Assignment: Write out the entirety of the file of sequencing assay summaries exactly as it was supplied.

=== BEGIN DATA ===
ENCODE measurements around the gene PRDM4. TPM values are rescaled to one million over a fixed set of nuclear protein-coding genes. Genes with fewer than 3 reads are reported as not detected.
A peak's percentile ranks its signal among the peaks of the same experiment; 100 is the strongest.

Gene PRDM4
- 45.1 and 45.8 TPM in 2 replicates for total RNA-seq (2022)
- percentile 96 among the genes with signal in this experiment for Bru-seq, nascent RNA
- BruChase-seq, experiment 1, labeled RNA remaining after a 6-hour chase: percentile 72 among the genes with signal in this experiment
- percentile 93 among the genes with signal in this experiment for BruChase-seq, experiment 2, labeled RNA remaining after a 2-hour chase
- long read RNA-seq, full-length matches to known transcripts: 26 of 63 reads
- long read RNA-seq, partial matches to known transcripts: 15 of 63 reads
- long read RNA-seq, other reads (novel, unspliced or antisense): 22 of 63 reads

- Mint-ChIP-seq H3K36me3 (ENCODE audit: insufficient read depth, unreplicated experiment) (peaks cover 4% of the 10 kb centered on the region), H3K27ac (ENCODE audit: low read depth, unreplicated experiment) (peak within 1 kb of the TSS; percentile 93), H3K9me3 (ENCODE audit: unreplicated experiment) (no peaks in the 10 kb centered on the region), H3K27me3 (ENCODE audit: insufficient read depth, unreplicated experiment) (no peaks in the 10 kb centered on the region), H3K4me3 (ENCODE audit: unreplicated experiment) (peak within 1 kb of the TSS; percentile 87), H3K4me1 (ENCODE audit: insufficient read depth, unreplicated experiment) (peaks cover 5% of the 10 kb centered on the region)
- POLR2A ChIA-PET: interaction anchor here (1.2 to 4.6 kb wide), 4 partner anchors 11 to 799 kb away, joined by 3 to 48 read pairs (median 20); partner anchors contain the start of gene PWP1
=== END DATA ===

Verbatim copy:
ENCODE measurements around the gene PRDM4. TPM values are rescaled to one million over a fixed set of nuclear protein-coding genes. Genes with fewer than 3 reads are reported as not detected.
A peak's percentile ranks its signal among the peaks of the same experiment; 100 is the strongest.

Gene PRDM4
- 45.1 and 45.8 TPM in 2 replicates for total RNA-seq (2022)
- percentile 96 among the genes with signal in this experiment for Bru-seq, nascent RNA
- BruChase-seq, experiment 1, labeled RNA remaining after a 6-hour chase: percentile 72 among the genes with signal in this experiment
- percentile 93 among the genes with signal in this experiment for BruChase-seq, experiment 2, labeled RNA remaining after a 2-hour chase
- long read RNA-seq, full-length matches to known transcripts: 26 of 63 reads
- long read RNA-seq, partial matches to known transcripts: 15 of 63 reads
- long read RNA-seq, other reads (novel, unspliced or antisense): 22 of 63 reads

- Mint-ChIP-seq H3K36me3 (ENCODE audit: insufficient read depth, unreplicated experiment) (peaks cover 4% of the 10 kb centered on the region), H3K27ac (ENCODE audit: low read depth, unreplicated experiment) (peak within 1 kb of the TSS; percentile 93), H3K9me3 (ENCODE audit: unreplicated experiment) (no peaks in the 10 kb centered on the region), H3K27me3 (ENCODE audit: insufficient read depth, unreplicated experiment) (no peaks in the 10 kb centered on the region), H3K4me3 (ENCODE audit: unreplicated experiment) (peak within 1 kb of the TSS; percentile 87), H3K4me1 (ENCODE audit: insufficient read depth, unreplicated experiment) (peaks cover 5% of the 10 kb centered on the region)
- POLR2A ChIA-PET: interaction anchor here (1.2 to 4.6 kb wide), 4 partner anchors 11 to 799 kb away, joined by 3 to 48 read pairs (median 20); partner anchors contain the start of gene PWP1